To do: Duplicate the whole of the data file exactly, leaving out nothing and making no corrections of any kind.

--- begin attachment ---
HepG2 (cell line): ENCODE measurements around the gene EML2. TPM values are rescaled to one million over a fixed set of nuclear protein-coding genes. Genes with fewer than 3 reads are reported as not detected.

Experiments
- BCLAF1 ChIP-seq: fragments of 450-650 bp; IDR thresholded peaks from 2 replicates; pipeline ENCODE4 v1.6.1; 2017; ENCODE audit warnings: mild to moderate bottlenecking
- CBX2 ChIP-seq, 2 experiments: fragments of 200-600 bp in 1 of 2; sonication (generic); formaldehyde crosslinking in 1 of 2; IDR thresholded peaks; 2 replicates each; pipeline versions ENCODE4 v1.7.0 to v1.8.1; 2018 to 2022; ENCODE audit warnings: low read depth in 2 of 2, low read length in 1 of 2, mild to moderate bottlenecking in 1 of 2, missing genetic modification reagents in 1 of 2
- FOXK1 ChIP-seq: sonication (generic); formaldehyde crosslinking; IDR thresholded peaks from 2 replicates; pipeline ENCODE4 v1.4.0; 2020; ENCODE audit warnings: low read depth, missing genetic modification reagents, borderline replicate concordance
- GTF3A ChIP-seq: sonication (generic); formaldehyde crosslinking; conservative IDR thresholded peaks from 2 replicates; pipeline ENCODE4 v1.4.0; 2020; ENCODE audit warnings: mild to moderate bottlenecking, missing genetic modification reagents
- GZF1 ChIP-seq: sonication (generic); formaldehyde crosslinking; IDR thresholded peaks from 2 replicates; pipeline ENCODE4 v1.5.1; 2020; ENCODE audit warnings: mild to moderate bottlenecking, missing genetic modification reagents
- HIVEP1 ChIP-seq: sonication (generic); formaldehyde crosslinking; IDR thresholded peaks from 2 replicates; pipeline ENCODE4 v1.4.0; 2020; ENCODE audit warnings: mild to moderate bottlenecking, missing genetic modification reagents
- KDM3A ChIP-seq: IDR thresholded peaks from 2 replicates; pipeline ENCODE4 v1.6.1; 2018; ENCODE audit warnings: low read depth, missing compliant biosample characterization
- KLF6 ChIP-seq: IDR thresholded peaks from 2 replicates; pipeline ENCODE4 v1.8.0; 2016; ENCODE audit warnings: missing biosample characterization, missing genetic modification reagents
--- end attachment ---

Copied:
HepG2 (cell line): ENCODE measurements around the gene EML2. TPM values are rescaled to one million over a fixed set of nuclear protein-coding genes. Genes with fewer than 3 reads are reported as not detected.

Experiments
- BCLAF1 ChIP-seq: fragments of 450-650 bp; IDR thresholded peaks from 2 replicates; pipeline ENCODE4 v1.6.1; 2017; ENCODE audit warnings: mild to moderate bottlenecking
- CBX2 ChIP-seq, 2 experiments: fragments of 200-600 bp in 1 of 2; sonication (generic); formaldehyde crosslinking in 1 of 2; IDR thresholded peaks; 2 replicates each; pipeline versions ENCODE4 v1.7.0 to v1.8.1; 2018 to 2022; ENCODE audit warnings: low read depth in 2 of 2, low read length in 1 of 2, mild to moderate bottlenecking in 1 of 2, missing genetic modification reagents in 1 of 2
- FOXK1 ChIP-seq: sonication (generic); formaldehyde crosslinking; IDR thresholded peaks from 2 replicates; pipeline ENCODE4 v1.4.0; 2020; ENCODE audit warnings: low read depth, missing genetic modification reagents, borderline replicate concordance
- GTF3A ChIP-seq: sonication (generic); formaldehyde crosslinking; conservative IDR thresholded peaks from 2 replicates; pipeline ENCODE4 v1.4.0; 2020; ENCODE audit warnings: mild to moderate bottlenecking, missing genetic modification reagents
- GZF1 ChIP-seq: sonication (generic); formaldehyde crosslinking; IDR thresholded peaks from 2 replicates; pipeline ENCODE4 v1.5.1; 2020; ENCODE audit warnings: mild to moderate bottlenecking, missing genetic modification reagents
- HIVEP1 ChIP-seq: sonication (generic); formaldehyde crosslinking; IDR thresholded peaks from 2 replicates; pipeline ENCODE4 v1.4.0; 2020; ENCODE audit warnings: mild to moderate bottlenecking, missing genetic modification reagents
- KDM3A ChIP-seq: IDR thresholded peaks from 2 replicates; pipeline ENCODE4 v1.6.1; 2018; ENCODE audit warnings: low read depth, missing compliant biosample characterization
- KLF6 ChIP-seq: IDR thresholded peaks from 2 replicates; pipeline ENCODE4 v1.8.0; 2016; ENCODE audit warnings: missing biosample characterization, missing genetic modification reagents